16 Jul 2021

Easing of Restrictions

The Intensive Care Society is calling for vigilance as England moves to no restrictions, with pressures on ICUs increasing daily.

With the Government set to remove all COVID-19 restrictions on Monday 19 July, we encourage the public to remain vigilant and the government to be prepared to re-introduce restrictions.  Cases of COVID are rising rapidly and many members of the public are still yet to receive two doses of the vaccine.

The decision to move to ‘no restrictions’ will not have been taken lightly. This is an extraordinarily difficult decision to protect the safety, livelihood, and wellbeing of our population, with many competing and important factors to consider. To give us the best chance to emerge from this pandemic, there are four measures we feel are now essential and ask for government consideration:

  1. Clear guidance is provided on the need for face masks. At this time, anyone in an enclosed space should continue to wear a mask even if not mandated by law to do so, excluding only those who are exempt. Leaving individuals who can wear face masks to make up their own minds will only lead to variation in practice, confusion, and ultimately an increased transmission of COVID-19. Face masks are a simple but effective measure in reducing our likelihood of passing COVID-19 to others, helping to reduce illness, avoid hospitalisation and risk of chronic complications or death.
  2. Every Intensive Care Unit (ICU) requires an adequate number of staffed beds. We have insufficient ICU beds in the UK  and currently ICUs are seeing more planned and emergency admissions as well as continued surge demand from COVID-19. Investment is needed urgently. Without adequate staff to care for patients, one or all of the following will happen:
    • As hospitals are faced with reaching winter baseline levels of occupancy in the next few weeks to months, they risk being unable to upscale to full surge capacity as they try to manage the back log of planned surgery. Some ICUs are already over capacity again in several COVID-19 ‘hotspots’.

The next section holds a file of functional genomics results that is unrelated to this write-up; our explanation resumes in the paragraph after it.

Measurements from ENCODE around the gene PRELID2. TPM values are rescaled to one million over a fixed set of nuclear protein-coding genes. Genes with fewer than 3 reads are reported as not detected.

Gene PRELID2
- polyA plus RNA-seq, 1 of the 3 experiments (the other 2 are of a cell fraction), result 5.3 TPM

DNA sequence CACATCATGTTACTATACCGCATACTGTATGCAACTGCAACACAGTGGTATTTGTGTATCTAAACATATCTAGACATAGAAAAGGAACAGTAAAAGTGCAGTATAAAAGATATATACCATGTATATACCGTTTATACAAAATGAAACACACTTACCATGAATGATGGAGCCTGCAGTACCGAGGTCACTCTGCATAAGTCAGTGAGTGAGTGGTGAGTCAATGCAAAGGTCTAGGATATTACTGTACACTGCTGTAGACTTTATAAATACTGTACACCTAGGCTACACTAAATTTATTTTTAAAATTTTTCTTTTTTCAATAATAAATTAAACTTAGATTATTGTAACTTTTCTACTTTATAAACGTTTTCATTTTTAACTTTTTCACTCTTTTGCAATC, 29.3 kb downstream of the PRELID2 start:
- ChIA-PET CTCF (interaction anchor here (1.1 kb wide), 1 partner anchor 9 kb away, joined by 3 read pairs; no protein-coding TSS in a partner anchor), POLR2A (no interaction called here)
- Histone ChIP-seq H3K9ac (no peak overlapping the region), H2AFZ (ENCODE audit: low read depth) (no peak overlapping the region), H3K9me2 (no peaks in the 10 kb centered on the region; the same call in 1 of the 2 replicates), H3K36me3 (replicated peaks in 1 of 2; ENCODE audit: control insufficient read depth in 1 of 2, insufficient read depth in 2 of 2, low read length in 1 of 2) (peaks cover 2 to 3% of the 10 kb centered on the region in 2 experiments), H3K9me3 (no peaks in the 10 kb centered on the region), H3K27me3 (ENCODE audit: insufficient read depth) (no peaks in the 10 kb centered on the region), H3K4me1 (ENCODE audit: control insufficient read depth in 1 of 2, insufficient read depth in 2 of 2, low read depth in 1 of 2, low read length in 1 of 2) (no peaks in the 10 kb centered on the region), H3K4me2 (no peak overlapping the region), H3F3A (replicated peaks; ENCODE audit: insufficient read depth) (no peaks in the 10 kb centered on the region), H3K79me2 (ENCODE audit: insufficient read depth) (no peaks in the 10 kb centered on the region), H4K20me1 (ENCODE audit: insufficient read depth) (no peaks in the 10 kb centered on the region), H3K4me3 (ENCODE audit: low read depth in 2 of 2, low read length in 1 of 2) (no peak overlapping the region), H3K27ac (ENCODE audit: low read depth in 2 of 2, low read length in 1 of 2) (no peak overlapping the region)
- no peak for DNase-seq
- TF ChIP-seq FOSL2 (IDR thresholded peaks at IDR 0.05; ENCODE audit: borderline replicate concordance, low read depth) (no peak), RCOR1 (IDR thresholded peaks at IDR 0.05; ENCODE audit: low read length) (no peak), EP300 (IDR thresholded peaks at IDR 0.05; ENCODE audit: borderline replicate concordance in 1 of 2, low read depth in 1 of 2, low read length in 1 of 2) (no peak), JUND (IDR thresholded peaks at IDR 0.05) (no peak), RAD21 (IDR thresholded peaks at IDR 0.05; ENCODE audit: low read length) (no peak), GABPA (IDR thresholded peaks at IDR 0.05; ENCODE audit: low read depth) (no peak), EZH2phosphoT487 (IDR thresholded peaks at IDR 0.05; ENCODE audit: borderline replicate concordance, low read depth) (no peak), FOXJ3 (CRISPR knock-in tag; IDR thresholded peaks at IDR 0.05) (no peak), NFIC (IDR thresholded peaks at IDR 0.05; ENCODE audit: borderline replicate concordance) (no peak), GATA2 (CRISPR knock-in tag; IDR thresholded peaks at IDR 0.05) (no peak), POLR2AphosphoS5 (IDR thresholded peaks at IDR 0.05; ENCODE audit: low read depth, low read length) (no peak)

• The ability to support planned surgery will be reduced resulting in longer waiting times for patients.
    • Staff to patient ratios become stretched yet again and falling outside the standard outlined by the Intensive Care Society and the Faculty of Intensive Care Medicine in the Guidance for the Provision of Intensive Care Services . This leads to reduced standards of care and a workforce that will eventually break.
    • ICUs will be overwhelmed if further surge demands from other respiratory viruses (influenza and RSV) materialise whilst still caring for high numbers of patients with COVID-19

  3. We must be prepared to quickly and decisively re-introduce restrictive measures to protect our loved ones, each other, and the NHS.
  4. We must speed up the vaccine roll out to increase the number of those who have received both doses and publish clarity around any potential need for booster vaccines at the earliest opportunity.

We would like to thank all of our multi-professional intensive care health care professionals and colleagues throughout the NHS. The professionalism, commitment, compassion they have provided, particularly in the past 18 months has been remarkable. We thank you all.

We would also like to thank the public for their valiant efforts to reduce the spread of the virus and in supporting the NHS. We urge you to please keep playing your part, protect each other and take opportunities to be vaccinated if able. We understand the desire to return to normal, we stand with you in wanting the same but ask for your continued support at this time. We are committed to looking after each and every one of you.


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